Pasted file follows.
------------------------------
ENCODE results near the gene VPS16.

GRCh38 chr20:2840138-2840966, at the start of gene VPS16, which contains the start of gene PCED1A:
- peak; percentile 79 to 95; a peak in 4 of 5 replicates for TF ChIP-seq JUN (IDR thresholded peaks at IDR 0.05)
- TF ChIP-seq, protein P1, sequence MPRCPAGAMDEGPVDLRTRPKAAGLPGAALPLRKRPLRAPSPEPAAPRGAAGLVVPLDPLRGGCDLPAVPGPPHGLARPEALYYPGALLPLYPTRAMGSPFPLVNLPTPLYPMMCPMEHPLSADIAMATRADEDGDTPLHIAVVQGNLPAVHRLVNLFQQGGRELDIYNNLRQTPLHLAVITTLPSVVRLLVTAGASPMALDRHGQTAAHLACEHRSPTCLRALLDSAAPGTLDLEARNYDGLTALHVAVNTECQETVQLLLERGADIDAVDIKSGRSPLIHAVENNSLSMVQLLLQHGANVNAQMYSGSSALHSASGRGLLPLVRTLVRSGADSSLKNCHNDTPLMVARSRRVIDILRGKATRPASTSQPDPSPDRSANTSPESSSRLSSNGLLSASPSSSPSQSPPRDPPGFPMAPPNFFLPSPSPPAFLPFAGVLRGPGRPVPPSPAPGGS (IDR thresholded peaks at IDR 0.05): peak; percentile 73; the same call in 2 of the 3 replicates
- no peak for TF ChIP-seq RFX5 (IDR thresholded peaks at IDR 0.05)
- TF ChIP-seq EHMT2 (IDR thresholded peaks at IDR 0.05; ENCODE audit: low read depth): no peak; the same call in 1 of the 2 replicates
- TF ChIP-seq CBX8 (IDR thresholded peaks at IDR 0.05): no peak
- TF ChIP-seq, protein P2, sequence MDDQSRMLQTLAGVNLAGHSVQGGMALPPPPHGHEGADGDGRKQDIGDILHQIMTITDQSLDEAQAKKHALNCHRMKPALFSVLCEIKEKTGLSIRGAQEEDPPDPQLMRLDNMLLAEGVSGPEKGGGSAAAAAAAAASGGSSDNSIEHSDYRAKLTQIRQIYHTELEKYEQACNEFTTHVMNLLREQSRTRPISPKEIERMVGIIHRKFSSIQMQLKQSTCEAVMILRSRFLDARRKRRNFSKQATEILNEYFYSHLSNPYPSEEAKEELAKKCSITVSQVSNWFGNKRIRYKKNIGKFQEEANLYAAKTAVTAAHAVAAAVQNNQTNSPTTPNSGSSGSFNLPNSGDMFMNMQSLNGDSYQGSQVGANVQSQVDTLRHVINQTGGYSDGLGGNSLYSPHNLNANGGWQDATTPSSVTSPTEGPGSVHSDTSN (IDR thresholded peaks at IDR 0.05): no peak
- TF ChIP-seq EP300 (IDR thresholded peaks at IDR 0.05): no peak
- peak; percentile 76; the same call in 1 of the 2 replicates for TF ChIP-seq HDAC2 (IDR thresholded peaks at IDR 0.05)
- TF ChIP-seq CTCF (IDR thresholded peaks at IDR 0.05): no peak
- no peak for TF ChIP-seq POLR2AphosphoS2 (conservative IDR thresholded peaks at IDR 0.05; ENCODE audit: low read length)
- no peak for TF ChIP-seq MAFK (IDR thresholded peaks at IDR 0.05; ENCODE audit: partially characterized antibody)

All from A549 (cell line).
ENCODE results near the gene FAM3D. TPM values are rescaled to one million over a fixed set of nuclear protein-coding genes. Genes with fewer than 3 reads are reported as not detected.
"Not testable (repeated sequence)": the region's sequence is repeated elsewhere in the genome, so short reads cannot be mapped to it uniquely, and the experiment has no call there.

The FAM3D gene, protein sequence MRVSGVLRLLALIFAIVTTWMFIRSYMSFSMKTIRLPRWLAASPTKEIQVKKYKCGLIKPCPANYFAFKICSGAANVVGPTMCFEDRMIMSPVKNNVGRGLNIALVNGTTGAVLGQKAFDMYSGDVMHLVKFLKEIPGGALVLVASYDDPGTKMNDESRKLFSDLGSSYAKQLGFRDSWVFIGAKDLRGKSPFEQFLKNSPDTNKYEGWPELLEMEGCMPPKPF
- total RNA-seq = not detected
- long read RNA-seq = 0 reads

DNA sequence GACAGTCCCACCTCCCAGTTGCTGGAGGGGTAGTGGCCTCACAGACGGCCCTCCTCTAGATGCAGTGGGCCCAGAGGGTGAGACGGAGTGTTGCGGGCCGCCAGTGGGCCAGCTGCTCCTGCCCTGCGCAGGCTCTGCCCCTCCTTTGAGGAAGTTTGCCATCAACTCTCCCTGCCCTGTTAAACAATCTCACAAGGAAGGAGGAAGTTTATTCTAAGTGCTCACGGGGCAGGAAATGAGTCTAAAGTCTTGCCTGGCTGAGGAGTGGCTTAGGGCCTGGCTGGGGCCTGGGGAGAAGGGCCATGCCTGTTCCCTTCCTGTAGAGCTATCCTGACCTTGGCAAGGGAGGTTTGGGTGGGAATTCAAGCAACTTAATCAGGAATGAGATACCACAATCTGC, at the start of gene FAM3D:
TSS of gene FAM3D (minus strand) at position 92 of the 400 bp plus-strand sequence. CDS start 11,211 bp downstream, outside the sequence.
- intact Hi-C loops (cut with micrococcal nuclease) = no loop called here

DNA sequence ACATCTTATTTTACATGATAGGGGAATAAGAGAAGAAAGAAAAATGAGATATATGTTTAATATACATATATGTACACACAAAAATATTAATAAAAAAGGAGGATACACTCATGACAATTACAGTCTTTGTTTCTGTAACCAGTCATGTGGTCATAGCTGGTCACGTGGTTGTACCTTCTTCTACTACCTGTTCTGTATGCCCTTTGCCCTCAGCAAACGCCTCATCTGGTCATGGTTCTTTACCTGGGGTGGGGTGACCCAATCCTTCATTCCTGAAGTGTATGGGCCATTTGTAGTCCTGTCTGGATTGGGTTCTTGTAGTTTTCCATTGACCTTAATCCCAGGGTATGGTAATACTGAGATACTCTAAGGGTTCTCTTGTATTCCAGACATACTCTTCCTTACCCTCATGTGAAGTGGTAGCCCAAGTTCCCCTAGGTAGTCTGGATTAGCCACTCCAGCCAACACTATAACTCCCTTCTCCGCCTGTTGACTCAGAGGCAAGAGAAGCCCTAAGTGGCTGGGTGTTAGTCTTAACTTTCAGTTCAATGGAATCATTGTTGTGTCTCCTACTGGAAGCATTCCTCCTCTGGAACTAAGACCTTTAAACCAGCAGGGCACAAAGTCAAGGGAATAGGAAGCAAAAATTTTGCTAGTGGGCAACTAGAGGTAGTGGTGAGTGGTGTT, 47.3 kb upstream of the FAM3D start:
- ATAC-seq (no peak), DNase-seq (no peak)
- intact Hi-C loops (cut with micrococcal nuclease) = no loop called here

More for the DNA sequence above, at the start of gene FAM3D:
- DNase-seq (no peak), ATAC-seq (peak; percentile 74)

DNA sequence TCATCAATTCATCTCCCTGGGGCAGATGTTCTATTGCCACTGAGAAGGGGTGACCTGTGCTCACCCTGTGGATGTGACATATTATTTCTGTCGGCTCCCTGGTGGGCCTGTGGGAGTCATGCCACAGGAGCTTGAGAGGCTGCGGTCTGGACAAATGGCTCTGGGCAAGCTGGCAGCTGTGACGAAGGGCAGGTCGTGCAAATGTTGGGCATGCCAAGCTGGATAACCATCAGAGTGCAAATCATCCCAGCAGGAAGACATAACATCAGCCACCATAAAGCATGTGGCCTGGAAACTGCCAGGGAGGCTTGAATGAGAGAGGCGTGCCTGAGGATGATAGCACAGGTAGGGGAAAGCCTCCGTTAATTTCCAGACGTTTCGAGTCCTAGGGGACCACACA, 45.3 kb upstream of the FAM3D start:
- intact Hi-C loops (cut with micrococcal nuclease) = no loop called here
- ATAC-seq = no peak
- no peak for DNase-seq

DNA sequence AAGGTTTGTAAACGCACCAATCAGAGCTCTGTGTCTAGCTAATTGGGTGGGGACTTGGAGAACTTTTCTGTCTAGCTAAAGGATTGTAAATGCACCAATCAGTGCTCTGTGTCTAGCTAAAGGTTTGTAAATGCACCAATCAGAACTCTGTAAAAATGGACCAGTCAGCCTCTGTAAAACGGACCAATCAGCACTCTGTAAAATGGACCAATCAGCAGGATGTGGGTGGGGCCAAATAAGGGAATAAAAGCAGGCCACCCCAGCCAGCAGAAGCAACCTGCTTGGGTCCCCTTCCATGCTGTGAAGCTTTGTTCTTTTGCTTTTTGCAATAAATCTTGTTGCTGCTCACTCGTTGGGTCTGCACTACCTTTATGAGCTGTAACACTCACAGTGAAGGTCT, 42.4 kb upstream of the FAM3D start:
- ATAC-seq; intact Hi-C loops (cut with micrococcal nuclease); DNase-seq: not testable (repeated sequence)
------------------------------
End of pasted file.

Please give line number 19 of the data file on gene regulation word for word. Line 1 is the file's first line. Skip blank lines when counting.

- long read RNA-seq = 0 reads